Truman celebrated his narrow electoral victory by having the US join the North Atlantic Treaty Organization (NATO), which was a huge affront to Republican conservatives. NATO was America's first peace-time alliance, which committed the US in advance to defend Britain, France, Italy, and 8 other nations from any external attack. Truman and most of the Democrats saw NATO as the "Capstone of Containment", while conservatives thought war-making powers were taken from Congress and handed to the Executive.
Republicans overall were in a quandary, in that they hated Big Government, but they also hated Communism. In the end, Republicans (especially conservatives) believed that the threat to US liberty was greater from international communism than from domestic liberals. Therefore, there was just enough Republican support in Congress to approve NATO, as well as Truman's Cold War agenda.
Another factor that changed the landscape for the big studios in Hollywood was television. By 1955, 30 million homes had a TV, which was about half the residences in America (by 1960, there would be 60 million residences with TV). As the President of the Screen Actor's Guild (SAG), Reagan had to decide if TV actors would be represented by SAG. To Reagan and SAG, TV actors seemed more like stage actors, so the decision was delayed. The radio industry tried to create an all-encompassing union for actors & performers, but Reagan still resisted, believing that movie actors represented the elite aspects of the industry. Plus, most of the members of SAG lived in Hollywood, where most other performers lived in New York City.
Theodore Roosevelt was the first celebrity President, using the newspapers as his medium to do so. Franklin Roosevelt was the first President to really use the radio, and Reagan, as President, would use TV to great effect, but . . . it was Senator Joseph McCarthy (R; WI) that was the first major politician to use television. The political atmosphere in America was perfect for an ambitious politician like McCarthy; in 1949, the USSR announced they had the atomic bomb, Klaus Fuchs and Julius & Ethel Rosenberg were arrested, and China became a communist nation. The political atmosphere was perfect for McCarthy's rise to prominence when he gave his "Communist Infiltration" televised press conference; to most Americans, there was a real battle between Democracy and Communism, not only globally, but also in the U.S.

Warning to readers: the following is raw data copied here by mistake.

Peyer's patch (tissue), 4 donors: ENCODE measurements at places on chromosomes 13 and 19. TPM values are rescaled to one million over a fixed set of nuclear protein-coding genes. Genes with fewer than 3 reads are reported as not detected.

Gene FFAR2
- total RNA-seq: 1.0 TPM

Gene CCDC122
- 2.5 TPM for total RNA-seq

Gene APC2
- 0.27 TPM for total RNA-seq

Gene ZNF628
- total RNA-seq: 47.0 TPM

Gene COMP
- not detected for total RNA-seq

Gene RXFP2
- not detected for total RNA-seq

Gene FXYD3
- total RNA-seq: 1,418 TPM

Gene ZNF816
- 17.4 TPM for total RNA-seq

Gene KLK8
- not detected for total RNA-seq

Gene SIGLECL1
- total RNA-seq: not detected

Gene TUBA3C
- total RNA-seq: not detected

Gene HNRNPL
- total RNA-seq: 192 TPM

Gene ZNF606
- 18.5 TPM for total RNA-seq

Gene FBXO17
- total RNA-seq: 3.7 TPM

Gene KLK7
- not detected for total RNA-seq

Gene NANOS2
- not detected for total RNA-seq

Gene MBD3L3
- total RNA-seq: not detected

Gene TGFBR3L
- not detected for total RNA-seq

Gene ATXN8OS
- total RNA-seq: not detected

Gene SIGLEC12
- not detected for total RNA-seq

McCarthy's attacks on Truman made the President un-electable in 1952; Truman didn't even pursue the Democratic nomination. Dwight Eisenhower delivered the White House to the Republicans for the first time since Herbert Hoover in 1928. McCarthy soon attacked Ike, claiming that he wasn't nearly as vigilant as he needed to be as President in dealing with the USSR, as well as subversives in the U.S. The Republican Leadership in the Senate gave McCarthy the chair on the Committee of Government Operations, and he used that chairmanship as a platform for his holy war against subversives, using live television to cover his committee hearings.
A McCarthy aide wanted favorable treatment for an assistant that had been drafted, which allowed the Army leadership to publicly denounce McCarthy . . . in essence, the Army "triple-dog-dared" McCarthy to hold televised hearings, and McCarthy obliged. The hearings aired for 36 days with 20 million viewers; McCarthy lacked the requisite "TV Persona", and as a result his approval plummeted. McCarthy's defeat proved the power of television to shape political perceptions; among many others, John F. Kennedy and Ronald Reagan were watching, learning, and waiting. (Below: the moment caught on television that was the beginning-of-the-end for Senator Joseph McCarthy . . . "Have you no sense of
decency, sir . . .")